Look how much curve there is in those same pieces. That’s why it’s called the “violin”. Look at the deep angle on the back shoulder. That’s going to fall quite a bit below where we’re used to seeing that seam.

Here’s an extreme example of a historical gown made to a modern cut. (with the same lines as the gown above). This picture is the pattern cover, so theoretically it is the ideal manifestation of this pattern, in beautiful fabric on beautiful models.

patterncover.jpg

Like I said, it’s an extreme example. If you’re actually interested in reproduction sewing, you will eschew anything that calls for a zipper in the “notions” section. Great big hint there of what you can expect! But I included this shot because the dresses do look nice, right? The first thing a lot of people might think is “wow, what a great result, this pattern isn’t so bad, even with the zipper! I could always use hooks instead.”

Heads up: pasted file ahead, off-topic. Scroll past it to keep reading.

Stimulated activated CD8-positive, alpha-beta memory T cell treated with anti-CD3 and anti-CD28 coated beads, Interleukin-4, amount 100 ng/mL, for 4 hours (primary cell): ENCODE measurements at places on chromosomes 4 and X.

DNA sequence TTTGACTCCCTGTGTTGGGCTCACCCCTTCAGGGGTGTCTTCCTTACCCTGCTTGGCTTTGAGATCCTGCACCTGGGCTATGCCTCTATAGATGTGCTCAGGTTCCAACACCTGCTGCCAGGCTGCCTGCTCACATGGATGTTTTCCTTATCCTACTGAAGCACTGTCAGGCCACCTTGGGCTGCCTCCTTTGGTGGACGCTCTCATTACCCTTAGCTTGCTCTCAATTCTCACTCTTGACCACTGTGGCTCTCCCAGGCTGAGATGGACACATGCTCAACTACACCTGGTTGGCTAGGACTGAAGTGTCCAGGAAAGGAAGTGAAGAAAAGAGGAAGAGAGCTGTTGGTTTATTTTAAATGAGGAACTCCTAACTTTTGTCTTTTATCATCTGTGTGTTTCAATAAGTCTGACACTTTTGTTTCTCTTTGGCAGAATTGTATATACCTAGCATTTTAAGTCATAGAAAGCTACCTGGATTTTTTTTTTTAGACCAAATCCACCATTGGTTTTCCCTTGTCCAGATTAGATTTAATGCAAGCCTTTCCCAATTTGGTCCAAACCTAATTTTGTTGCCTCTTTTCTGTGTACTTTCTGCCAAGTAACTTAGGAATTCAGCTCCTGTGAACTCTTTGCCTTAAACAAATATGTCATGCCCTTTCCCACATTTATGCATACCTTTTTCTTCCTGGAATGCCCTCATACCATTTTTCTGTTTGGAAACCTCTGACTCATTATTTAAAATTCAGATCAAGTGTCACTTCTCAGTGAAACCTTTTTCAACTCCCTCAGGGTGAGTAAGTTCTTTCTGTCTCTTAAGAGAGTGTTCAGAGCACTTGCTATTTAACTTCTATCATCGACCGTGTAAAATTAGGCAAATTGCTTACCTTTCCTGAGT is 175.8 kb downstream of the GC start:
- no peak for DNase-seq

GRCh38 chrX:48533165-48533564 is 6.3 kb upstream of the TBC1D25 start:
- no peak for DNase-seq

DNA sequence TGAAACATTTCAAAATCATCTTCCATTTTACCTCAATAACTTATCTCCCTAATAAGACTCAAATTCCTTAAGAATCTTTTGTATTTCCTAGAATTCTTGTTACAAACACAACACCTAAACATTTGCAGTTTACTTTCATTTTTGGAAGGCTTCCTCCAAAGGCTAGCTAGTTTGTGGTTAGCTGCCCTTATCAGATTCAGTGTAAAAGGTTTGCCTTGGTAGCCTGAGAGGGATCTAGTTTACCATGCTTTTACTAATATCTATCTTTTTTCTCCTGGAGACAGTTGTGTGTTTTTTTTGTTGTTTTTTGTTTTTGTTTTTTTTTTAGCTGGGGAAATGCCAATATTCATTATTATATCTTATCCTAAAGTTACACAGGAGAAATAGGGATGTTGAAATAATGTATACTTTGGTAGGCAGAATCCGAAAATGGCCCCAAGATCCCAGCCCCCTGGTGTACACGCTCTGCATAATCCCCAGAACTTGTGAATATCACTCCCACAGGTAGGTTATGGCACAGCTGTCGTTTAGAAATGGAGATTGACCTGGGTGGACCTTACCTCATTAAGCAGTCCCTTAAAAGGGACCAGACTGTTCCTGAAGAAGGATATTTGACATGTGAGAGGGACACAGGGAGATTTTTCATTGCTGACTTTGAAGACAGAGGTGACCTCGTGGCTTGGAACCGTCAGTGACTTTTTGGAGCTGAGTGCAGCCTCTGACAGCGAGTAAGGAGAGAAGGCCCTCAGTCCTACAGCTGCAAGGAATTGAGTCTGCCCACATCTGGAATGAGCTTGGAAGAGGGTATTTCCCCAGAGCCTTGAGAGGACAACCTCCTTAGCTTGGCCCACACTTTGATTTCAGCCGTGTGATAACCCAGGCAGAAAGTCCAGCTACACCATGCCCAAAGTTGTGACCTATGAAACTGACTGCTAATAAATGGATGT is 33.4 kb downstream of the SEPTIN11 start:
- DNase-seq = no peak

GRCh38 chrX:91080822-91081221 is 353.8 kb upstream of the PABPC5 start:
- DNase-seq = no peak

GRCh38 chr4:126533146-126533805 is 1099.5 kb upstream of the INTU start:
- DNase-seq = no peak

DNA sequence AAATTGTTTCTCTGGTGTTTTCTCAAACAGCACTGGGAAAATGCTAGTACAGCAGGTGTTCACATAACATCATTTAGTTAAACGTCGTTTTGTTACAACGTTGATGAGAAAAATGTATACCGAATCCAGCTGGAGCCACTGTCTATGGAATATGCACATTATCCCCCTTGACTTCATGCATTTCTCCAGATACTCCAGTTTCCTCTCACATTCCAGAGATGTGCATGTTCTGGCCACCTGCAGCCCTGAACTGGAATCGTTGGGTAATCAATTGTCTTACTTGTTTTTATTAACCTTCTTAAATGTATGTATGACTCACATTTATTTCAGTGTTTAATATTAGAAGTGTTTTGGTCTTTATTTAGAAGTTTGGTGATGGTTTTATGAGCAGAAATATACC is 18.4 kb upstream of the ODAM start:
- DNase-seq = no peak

Here’s the sketch from that pattern showing the seam lines.

moderninterp.jpg

Now look at the cover again. These are skinny models, and they aren’t wearing corsets. That front is cut straight, so there is a straight line from chest to gut, and another straight line across the chest. Even in the heavy fabric, you can see that it is wrinkling and puckering a bit there, and around the hip. Put this shape on a woman who HAS some shape, and those wrinkles are only going to get more noticeable. Boning and pressing will not fix this. Now check out that violin pattern again. You may have to trust me here, the frame of the pattern didn’t come through very well, but the front is just a little off the straight. And, it has those two huge darts, the first of which will pull that not-quite-straight line into a big “fish” or s-curve over the bust.